At this point, one should be aware of the number of calories they need in a day. The next step is to balance those calories in terms of macronutrient (fat, protein, and carbohydrates). This is important because an individual need’s to avoid copious amounts of carbohydrates. For example, one could get all their calories from donuts. That would result in their joint pain and muscle pain being amplified.
The first thing to figure is fat. Fat is typically 25% of all calories. Next is protein. Protein represents roughly 0.68-1 gram per pound of lean body weight. Those that are lifting weights or doing any activity that breaks down a significant amount of muscle would be wise to consume roughly 1 gram of protein per pound of body weight. All the other individuals could find the amount of protein that worked for their specific body type. Lastly, there are carbohydrates. Carbohydrates are found by just taking the leftover calories and dividing them by 4. The micronutrient aspect of a diet consists of vegetables. Vegetables are not a huge amount of carbohydrates, protein, or fat, which is why one is wise to pick the vegetables they like and eat them on a day-to-day basis.
At this point, the question is “What specific foods need to be consumed to reach the previously mentioned percentages?” Additionally, the question is “What foods will eliminate joint pain and muscle pain?” All of the foods below can answer both of those questions because they are a significant source of macronutrient/micronutrients and because they have been shown to eliminate both muscle pain and joint pain:
Cantaloupe, papaya, apples, grapes, fish, anchovies nuts, garlic, curry, chile peppers, cinnamon, broccoli, eggs, asparagus, green tea, kale, kiwi, mushrooms, onions, oranges, pineapple, spinach, water, acai berries, almonds avocados, bananas, beetroot, cauliflower, chia seeds, chocolate, chlorella, ginger, lemon, mangos, mangosteen, maqui berries, pomegranate, quinoa, resveratrol, rooibos tea, royal jelly, and spirulina.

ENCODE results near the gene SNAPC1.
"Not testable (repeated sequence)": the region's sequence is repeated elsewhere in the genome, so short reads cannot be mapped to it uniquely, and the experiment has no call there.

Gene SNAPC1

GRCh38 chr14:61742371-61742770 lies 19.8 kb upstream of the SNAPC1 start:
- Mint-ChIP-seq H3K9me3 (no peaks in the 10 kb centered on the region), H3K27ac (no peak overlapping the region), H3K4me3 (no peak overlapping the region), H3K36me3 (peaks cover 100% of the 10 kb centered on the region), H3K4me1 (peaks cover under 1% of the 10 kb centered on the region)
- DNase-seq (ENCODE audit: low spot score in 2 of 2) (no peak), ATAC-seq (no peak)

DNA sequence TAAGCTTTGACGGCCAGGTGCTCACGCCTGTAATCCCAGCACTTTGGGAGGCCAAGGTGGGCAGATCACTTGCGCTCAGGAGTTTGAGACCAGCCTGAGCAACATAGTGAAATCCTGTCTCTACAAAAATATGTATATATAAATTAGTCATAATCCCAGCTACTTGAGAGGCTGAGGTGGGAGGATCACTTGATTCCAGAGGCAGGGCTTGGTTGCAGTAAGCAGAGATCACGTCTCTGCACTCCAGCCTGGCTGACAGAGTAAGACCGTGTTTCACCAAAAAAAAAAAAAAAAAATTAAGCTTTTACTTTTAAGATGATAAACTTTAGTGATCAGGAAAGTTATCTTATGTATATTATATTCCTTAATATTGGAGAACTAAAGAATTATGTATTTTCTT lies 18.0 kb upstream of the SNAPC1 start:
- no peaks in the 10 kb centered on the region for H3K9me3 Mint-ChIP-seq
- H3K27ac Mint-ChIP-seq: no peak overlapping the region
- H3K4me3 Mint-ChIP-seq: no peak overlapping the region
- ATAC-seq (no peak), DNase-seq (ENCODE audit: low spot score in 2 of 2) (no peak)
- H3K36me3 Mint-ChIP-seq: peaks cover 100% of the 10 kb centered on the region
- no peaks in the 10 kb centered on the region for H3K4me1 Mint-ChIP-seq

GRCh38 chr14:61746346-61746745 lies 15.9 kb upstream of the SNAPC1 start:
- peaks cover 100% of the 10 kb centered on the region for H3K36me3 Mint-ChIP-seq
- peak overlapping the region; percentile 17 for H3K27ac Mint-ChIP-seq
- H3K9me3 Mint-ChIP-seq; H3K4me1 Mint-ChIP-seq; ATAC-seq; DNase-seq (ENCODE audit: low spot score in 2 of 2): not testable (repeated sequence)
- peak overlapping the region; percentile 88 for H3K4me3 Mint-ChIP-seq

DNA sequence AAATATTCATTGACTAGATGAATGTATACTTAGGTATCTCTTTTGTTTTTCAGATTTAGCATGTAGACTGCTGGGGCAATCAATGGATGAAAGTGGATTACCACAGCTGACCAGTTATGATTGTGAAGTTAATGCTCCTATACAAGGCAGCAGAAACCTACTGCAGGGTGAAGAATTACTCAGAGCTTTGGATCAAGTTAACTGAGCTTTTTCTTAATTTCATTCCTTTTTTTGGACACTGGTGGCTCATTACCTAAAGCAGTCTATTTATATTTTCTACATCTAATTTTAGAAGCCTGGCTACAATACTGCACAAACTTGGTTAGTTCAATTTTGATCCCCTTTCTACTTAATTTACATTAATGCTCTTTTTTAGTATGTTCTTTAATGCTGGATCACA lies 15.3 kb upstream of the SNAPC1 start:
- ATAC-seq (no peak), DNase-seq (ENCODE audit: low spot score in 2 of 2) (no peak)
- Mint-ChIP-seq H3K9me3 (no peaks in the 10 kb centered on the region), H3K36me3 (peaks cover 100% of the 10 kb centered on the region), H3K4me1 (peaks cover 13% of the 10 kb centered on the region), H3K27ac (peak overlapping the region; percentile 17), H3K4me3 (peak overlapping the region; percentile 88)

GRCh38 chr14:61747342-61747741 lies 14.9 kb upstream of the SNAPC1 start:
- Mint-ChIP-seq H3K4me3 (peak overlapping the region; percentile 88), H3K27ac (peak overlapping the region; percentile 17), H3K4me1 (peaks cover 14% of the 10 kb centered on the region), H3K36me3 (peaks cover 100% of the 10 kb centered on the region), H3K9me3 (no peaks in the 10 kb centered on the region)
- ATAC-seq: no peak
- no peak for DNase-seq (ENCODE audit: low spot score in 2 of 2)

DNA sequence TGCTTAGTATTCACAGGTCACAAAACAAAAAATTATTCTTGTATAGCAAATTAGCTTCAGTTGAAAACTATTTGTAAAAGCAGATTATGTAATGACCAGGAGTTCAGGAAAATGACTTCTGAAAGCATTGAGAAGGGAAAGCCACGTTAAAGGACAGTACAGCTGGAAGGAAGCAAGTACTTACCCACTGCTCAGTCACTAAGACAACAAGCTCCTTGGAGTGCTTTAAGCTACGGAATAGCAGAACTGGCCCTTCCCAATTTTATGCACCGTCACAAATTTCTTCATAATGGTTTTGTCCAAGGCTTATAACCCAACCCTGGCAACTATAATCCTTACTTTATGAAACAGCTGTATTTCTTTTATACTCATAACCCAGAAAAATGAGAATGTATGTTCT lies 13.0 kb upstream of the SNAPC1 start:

The Psychology of Becoming Pain Free
What is pain? We generally understand the feeling of pain as a response to stimuli doing damage to our bodies. For instance, pain could be caused by damaging external factors or disease that is causing damage from within. However, experiencing pain is not as straightforward as previously believed — studies have shown that the feeling of pain is filtered through subjective processing mechanisms and can differ from person to person. In other words, how much pain we feel also depends on our psychology and our particular circumstances. There are many factors that go into determining our experience of pain, so when devising a way to cope with different types of pain, it’s also very important to take the psychology of pain into account.
Pain — whether it is long-standing chronic pain or the pain caused by a small cut or bruise — is a complex sensory experience that generally proceeds in two phases. During the first stage, the nerves that sense pain send a signal to your brain, where you become conscious that a painful experience has taken place. This stage is the same in most people and is a relatively straightforward process. During the second phase, however, your brain is in charge of processing the painful experience. This usually takes place in the part of the brain that deals with emotions and tends to differ significantly between different people and even the same people at different times.
The way you process pain depends on your particular emotional and biological traits — different factors can contribute to how intensely a person experiences pain. Anxiety and depression, for instance, are some of these factors. Studies show that people who are depressed or experience anxiety are generally more prone to feeling greater levels of pain. Even certain genetic and cultural factors have been known to play a role in our perception of how much we hurt — certain geographies and people tend to be more sensitive to pain than others.